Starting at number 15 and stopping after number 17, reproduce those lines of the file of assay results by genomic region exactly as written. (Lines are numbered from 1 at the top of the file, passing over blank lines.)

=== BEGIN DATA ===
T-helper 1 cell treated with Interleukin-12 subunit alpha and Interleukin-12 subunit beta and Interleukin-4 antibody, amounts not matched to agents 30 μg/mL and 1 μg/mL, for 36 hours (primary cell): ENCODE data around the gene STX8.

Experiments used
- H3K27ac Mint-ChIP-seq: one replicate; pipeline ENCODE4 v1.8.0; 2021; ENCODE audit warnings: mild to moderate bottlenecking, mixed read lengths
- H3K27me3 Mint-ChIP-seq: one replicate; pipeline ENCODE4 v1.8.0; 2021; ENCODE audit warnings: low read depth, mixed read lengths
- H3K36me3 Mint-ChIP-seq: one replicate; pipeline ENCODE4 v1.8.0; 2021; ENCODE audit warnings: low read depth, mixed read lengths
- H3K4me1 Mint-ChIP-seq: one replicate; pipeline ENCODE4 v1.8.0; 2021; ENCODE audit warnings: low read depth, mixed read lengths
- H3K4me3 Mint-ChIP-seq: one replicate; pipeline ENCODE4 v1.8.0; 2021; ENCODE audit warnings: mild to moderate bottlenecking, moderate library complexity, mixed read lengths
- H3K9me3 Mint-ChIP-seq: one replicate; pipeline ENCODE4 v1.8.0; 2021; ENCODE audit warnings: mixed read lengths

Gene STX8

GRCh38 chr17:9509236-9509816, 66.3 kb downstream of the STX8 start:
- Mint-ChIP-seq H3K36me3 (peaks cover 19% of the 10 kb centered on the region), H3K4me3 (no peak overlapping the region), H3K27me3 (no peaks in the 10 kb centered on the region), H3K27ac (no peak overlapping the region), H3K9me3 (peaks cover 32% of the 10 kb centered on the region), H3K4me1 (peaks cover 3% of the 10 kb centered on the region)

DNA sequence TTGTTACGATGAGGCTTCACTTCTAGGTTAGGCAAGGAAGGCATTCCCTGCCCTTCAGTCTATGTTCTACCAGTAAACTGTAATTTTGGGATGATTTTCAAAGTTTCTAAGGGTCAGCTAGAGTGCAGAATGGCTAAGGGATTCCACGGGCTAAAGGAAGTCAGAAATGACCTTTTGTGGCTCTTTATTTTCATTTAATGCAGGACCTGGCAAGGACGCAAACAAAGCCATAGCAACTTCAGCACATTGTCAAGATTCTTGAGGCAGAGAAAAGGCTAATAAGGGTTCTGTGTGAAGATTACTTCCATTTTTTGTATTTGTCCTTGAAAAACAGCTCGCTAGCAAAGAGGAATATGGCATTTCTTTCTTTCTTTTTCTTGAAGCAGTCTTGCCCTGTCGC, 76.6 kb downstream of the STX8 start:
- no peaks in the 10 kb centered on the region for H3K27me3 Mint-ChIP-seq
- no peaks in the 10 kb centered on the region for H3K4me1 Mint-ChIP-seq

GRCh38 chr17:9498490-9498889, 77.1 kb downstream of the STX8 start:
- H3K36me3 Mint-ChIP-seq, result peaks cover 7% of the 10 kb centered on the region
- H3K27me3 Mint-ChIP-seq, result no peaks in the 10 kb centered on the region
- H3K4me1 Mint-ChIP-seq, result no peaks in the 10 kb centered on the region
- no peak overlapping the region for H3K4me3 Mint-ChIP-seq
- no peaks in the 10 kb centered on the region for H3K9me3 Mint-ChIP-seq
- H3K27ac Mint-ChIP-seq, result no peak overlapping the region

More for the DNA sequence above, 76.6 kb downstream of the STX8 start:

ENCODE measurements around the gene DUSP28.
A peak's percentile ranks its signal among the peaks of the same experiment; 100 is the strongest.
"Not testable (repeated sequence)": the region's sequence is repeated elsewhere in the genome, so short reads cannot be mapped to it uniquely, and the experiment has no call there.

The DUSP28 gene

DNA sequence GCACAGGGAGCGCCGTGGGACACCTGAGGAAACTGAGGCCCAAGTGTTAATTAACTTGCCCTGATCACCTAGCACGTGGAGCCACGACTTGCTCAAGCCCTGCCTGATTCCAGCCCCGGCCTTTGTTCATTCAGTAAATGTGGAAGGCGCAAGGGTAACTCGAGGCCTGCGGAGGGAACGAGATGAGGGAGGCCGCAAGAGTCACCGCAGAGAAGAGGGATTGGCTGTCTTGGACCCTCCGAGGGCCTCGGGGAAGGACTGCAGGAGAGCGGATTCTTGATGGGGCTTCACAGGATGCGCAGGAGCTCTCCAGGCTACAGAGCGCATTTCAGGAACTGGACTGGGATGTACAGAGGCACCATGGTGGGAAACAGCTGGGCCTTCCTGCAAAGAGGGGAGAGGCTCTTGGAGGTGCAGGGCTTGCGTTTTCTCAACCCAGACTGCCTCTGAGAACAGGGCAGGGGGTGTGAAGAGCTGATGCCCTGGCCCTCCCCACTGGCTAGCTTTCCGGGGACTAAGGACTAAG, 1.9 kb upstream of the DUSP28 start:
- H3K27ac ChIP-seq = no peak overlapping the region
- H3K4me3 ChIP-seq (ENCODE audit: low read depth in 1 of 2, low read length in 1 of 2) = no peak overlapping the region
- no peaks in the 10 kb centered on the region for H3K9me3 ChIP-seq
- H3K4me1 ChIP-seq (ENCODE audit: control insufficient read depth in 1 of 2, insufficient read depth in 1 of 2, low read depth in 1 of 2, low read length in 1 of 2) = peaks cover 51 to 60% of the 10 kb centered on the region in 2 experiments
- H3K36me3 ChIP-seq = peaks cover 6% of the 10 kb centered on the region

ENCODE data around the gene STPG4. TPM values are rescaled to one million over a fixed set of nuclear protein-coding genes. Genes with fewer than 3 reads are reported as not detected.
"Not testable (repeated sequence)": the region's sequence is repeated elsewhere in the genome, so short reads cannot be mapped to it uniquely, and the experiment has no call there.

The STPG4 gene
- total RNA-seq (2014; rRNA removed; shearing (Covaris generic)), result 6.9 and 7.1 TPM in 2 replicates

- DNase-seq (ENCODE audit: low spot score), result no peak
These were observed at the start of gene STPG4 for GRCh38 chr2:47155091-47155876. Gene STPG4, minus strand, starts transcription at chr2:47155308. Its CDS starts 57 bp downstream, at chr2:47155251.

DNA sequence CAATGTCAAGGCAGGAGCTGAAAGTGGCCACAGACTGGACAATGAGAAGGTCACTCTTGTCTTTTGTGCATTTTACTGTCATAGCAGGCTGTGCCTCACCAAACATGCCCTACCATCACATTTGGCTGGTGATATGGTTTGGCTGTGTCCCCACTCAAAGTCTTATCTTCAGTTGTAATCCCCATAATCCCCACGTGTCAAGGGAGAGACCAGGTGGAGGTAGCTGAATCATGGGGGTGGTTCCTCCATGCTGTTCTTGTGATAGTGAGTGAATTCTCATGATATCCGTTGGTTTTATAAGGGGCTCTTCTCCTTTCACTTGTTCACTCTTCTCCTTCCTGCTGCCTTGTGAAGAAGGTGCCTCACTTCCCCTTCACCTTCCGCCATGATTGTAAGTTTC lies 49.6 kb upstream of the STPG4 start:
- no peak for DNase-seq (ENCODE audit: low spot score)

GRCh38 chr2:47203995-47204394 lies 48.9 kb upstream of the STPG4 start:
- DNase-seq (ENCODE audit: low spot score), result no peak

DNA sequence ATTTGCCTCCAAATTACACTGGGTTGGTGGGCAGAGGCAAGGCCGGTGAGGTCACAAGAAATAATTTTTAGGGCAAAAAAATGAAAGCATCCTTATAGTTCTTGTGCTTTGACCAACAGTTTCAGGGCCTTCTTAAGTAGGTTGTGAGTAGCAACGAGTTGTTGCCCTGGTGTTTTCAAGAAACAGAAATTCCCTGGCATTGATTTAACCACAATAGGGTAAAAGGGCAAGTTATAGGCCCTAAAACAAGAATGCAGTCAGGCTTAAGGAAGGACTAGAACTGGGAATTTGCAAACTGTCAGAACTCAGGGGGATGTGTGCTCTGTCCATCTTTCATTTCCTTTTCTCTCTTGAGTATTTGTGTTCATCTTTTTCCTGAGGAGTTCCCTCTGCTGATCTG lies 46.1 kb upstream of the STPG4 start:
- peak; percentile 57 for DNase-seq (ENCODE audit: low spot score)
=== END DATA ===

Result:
GRCh38 chr17:9498490-9498889, 77.1 kb downstream of the STX8 start:
- H3K36me3 Mint-ChIP-seq, result peaks cover 7% of the 10 kb centered on the region
- H3K27me3 Mint-ChIP-seq, result no peaks in the 10 kb centered on the region